Saturday, January 2, 2010

REEL and REAL Versions of Politics




Why can't real politics be more like reel?

"The world has been shaved by a drunken barber" says the Colonel (Walter Brennan) in the Frank Capra film "Meet John Doe." Brennan is the side-kick of Gary Cooper in this 1941 movie of common people and the power-hungry upper-crust during the Great Depression years.

In the film, a public relations scam to increase newspaper circulation, turns sour for Cooper's character, a humble, honest kid from the farm. Brennan's character wants to leave the city and the "heelots" (heels) he blames for the downfall of good people. The "heelots" are his name for people who are corrupted by wealth.

Which reminds me it is January again and time for the U.S. Senators to give themselves another raise. If no senator objects their raise is automatic. What a deal for our dedicated public servants. They care less that tens of thousands of Americans are out of work, laid off, and cheated by jobs going overseas. Blessed by Congress factories and jobs keep going overseas. No longer is just a profit acceptable, they must make mega-profits. They are top-notch "heelots."

The anti-establishment Brennan character fears his buddy Cooper is getting corrupted with the luxury and money. He tells Cooper, "You're gonna get used to a lot of stuff that's gonna wreck ya ... I've seen guys like you go under before, guys that never had a worry. Then they got ahold of some dough and went goofy ... and there you are – you're a heelot yourself."

The world of today is not that different from the 1941 film. The Colonel, a vagrant anti-social tramp, is skeptical of the power hungry, greedy "guys in charge." That attitude is growing in the hinterland. (Not the corporation-sponsored tea-bag parties – their anger is misplaced.)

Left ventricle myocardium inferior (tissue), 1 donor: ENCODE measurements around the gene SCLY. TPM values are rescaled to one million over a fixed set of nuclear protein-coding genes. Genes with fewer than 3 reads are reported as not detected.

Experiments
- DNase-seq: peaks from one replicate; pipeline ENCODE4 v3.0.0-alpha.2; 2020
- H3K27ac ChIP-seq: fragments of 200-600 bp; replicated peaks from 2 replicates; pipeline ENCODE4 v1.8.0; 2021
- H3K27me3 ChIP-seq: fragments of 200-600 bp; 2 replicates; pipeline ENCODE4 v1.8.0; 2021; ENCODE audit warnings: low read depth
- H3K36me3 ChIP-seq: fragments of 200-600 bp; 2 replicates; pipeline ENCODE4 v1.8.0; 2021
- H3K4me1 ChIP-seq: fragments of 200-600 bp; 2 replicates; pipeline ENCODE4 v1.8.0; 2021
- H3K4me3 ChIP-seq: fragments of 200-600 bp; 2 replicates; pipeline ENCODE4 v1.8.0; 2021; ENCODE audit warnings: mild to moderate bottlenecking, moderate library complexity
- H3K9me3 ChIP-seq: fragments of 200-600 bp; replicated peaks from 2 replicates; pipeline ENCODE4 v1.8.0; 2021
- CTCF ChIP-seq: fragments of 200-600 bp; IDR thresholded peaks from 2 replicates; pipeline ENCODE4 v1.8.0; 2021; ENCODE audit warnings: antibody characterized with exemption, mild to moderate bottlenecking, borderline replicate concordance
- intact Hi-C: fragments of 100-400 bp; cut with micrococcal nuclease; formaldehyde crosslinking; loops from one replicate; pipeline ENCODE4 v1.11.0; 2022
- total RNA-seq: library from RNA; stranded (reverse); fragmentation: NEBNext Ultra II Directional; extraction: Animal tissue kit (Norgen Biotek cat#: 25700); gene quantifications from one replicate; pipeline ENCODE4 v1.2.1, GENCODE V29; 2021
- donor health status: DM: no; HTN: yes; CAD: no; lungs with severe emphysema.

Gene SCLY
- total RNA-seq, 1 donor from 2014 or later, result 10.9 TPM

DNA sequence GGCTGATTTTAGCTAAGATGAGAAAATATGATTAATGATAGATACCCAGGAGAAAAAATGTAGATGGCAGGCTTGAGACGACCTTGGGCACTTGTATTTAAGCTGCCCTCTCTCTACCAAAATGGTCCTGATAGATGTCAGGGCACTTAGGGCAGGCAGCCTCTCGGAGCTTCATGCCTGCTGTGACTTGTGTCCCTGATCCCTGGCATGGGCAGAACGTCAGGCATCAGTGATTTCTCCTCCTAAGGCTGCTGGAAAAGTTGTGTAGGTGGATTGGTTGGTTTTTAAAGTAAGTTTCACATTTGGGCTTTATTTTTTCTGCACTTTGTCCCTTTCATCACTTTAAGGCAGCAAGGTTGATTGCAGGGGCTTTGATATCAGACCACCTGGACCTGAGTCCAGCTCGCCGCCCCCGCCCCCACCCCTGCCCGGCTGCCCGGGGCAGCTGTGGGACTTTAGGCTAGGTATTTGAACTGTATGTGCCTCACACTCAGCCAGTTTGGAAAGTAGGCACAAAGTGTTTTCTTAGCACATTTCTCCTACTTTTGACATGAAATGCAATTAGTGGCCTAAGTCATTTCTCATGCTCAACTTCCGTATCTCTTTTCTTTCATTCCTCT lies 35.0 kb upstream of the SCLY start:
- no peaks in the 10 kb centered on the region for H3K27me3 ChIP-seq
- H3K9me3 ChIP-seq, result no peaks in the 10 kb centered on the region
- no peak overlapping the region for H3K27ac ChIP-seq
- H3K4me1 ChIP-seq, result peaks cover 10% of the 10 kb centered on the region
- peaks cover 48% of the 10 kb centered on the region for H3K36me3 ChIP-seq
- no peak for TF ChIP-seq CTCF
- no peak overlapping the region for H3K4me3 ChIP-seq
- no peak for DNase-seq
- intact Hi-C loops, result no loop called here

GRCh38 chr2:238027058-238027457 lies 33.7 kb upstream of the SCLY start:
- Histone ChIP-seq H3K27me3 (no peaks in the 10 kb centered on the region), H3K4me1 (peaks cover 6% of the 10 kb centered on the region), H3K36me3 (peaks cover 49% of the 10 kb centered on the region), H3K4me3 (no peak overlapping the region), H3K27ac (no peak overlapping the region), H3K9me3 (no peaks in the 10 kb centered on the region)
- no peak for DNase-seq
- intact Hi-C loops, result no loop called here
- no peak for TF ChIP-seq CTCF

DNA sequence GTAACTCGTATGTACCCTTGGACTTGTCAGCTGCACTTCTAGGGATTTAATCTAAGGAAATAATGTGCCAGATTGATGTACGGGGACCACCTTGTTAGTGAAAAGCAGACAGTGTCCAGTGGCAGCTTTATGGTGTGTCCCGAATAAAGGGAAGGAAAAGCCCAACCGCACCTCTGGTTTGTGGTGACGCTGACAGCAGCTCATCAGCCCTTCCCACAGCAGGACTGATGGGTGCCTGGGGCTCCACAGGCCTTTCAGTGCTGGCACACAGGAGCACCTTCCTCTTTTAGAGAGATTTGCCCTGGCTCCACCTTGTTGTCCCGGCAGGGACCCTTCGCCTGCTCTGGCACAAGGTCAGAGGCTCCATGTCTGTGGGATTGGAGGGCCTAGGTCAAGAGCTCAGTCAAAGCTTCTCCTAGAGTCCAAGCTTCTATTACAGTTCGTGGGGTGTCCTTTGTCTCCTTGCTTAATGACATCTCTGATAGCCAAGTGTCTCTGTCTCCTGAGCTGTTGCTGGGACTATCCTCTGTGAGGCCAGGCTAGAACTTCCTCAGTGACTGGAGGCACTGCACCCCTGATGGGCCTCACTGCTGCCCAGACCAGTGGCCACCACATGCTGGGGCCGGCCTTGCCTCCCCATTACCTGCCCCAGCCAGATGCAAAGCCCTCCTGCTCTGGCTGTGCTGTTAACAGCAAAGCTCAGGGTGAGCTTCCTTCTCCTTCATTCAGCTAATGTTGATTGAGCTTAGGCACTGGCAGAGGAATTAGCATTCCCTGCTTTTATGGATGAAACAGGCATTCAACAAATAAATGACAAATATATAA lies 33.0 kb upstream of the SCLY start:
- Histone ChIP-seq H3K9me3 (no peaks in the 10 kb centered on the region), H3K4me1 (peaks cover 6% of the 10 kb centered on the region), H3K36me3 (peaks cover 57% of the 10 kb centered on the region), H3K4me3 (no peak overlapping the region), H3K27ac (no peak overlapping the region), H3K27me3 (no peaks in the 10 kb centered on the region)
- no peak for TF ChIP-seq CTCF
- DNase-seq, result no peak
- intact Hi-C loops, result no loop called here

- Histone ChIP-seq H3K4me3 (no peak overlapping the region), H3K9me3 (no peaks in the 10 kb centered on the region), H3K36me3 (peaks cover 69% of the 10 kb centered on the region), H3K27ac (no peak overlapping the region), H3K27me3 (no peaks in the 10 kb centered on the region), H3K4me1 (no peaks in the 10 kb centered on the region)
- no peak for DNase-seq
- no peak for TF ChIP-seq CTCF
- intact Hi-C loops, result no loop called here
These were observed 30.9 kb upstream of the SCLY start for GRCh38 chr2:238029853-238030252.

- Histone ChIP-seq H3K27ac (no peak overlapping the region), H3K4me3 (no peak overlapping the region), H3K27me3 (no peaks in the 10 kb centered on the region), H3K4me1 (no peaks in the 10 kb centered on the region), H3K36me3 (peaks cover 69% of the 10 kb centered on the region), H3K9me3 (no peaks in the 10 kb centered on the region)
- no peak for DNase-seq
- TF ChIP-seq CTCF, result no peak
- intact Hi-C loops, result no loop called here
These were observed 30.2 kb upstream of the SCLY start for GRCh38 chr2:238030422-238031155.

Corruption and dishonesty, extra-martial affairs don't even get a powder-puff slap; no shame to having pockets bulging with re-election cash; no regulation laws enforced; ethics committees never meet; the legislatures give speeches to the walls; don't think for themselves and do little research or they would not say the things they do. (Molly Ivins has been gone three years this month. She said of Congress: "It is silly, vacillating, with no earthly idea what to do unless it has an opinion poll in front of it." Molly may be gone, but congress is as Looney as ever.)

Molly would have agreed with Thomas Carlyle, who said, "The greatest of faults, is to be conscious of none."

Remember the film, "Mr. Smith Goes To Washington," with Jimmy Stewart acting like a senator should act. Seventy years later this films reminds us our leaders need to have character and integrity. Alan Alda's 1979 film "The Seduction of Joe Tynan," reveals how extra-marital affairs ruin character and make them unfit to be trusted with affairs of state.

The 1948 film, "The State of the Union," revealed how the finest man seeking public service can be twisted, abused and used by those wanting to control. Fortunately Spencer Tracy comes to his senses before he is completely controlled by the greedy and powerful heelots.

Film classics, great theater, with hints to the wise for those who pay attention. Paraphrasing the "My Fair Lady" song "Why can't a woman be more like a man?" I ask "Why can't a the "real" public servants be more like the "reel" ones?"

E-MAIL: bet@suddenlink.net